Unsecured creditors are treated in a different way during bankruptcy.
Those who successfully demonstrate a claim receive a share of any monies realized in the process.
While they can apply for an execution judgement against one of your assets – most times, that will get removed once you get discharged from bankruptcy or at the point when you complete a consumer proposal.
Most of us go through life with several different forms of unsecured credit.
Unsecured debts can be:
- Unsecured bank loans;
- Utility provision is a form of unsecured credit;
- Payday loans;
- Credit card balances;
- Student debt;
- Tax debts in (the absence of a lien against property).
The Types of Unsecured Creditors in Canadian Bankruptcy
Not all unsecured creditors get created equal, however.
During your bankruptcy, your unsecured creditors get ranked according to several different factors and may be entitled to a pro-rated share:
These creditors have a full or partial claim to receive a dividend before other unsecured creditors.
That applies to both bankruptcy and a consumer proposal.
Preferred creditors are usually employees of yours and dependents with family court support agreements.
Deferred creditors are deemed to have no right to receive any monies from your bankruptcy until all other creditors have gotten paid – in full.
Family members you owe money to can be a deferred creditor.
This type of creditor doesn’t fall into any of the previous two groups.
This is probably where most of your unsecured debts will sit during your bankruptcy.
Things like credit card debts, unsecured loans and even income tax debt get classed as ordinary.
Types of Creditor During Bankruptcy and Special Considerations
That covers most of the debts you’re likely to have when you file for bankruptcy in Canada – however, there are some instances where special rules apply:
In the case of tax debts, while they get treated like any other form of unsecured credit – that can change if before you filed, the government registered a lien against your home or property.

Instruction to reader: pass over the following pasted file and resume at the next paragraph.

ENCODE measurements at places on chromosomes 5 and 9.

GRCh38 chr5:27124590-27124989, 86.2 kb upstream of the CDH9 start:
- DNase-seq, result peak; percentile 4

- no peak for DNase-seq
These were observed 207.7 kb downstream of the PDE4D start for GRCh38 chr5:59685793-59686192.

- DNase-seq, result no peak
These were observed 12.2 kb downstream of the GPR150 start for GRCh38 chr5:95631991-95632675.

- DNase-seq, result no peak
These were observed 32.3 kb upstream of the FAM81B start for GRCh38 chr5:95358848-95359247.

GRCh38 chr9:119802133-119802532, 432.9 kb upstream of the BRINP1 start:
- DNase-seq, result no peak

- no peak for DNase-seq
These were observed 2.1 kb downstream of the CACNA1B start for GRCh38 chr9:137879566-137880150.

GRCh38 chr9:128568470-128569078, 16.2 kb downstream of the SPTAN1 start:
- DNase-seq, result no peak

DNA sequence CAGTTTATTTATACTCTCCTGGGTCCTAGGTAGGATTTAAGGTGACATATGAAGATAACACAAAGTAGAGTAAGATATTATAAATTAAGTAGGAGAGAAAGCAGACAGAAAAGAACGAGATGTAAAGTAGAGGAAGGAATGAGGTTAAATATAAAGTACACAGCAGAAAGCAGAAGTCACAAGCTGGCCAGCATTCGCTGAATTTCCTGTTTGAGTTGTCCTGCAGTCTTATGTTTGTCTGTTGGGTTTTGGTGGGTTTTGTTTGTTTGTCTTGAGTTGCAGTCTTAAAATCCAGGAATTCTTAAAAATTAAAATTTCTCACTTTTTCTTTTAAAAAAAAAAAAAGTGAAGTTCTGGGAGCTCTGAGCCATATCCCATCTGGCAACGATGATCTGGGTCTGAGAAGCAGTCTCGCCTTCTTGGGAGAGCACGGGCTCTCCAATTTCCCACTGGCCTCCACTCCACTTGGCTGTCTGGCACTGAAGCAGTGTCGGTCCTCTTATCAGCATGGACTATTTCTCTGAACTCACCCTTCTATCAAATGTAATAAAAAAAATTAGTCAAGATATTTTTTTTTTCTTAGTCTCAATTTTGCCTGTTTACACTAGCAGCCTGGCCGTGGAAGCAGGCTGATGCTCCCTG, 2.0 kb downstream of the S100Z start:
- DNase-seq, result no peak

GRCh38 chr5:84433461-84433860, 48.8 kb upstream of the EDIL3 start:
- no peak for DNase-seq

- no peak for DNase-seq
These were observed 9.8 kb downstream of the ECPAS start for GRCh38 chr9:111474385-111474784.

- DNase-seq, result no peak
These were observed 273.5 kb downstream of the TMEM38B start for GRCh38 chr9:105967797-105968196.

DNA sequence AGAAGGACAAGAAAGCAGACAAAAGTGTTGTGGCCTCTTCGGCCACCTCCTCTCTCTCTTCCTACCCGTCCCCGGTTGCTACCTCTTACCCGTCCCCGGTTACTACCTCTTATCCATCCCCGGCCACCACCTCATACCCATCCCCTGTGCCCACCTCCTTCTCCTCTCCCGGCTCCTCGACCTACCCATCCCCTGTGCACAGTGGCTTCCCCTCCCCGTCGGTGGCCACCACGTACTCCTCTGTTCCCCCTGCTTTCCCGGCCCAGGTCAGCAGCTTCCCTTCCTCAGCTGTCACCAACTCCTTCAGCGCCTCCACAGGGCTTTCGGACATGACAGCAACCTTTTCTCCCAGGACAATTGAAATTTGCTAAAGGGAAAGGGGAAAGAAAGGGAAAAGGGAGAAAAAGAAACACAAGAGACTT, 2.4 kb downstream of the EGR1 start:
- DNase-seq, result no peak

That applies with income tax, HST debt, and other tax liabilities you may have.
Student debt generally gets treated as unsecured during bankruptcy – however, it’s important to be aware that special conditions apply.
Before you can get discharged from bankruptcy in Canada with student debt, you’ll need to fulfil the requirements of specific rules.
Co-signers and guarantors can find themselves in a precarious position when you file for bankruptcy.
While once you enter the process, you are no longer responsible for any debts of this type – guarantors will be required to pay.
When you and your co-signer took on the debt, you both agreed to be responsible for it.
Even after your bankruptcy, a lender is within their rights to pursue collection action against a guarantor.
The co-signer is liable until the debt gets paid in full.
That collection activity can include both wage garnishment and lien registrations.
Don’t weigh up your options alone – get the advice you need
Here at BankruptcyCanada, we’ve helped thousands of Canadians over the years to navigate their journey through bankruptcy.
You don’t need to figure everything out on your own.
We have access to a vast network of professionals – including in your area – and the help you need to make the right decisions is just a phone call away.
Speak with one of our friendly team today on (877) 879-4770 (24/7) and find out what your own options are.